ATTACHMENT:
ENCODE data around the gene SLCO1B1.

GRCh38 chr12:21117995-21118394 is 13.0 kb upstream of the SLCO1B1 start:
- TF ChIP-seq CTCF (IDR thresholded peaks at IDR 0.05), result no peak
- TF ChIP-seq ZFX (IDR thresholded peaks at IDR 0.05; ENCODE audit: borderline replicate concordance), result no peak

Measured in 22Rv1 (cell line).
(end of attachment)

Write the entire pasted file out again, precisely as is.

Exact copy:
ENCODE data around the gene SLCO1B1.

GRCh38 chr12:21117995-21118394 is 13.0 kb upstream of the SLCO1B1 start:
- TF ChIP-seq CTCF (IDR thresholded peaks at IDR 0.05), result no peak
- TF ChIP-seq ZFX (IDR thresholded peaks at IDR 0.05; ENCODE audit: borderline replicate concordance), result no peak

Measured in 22Rv1 (cell line).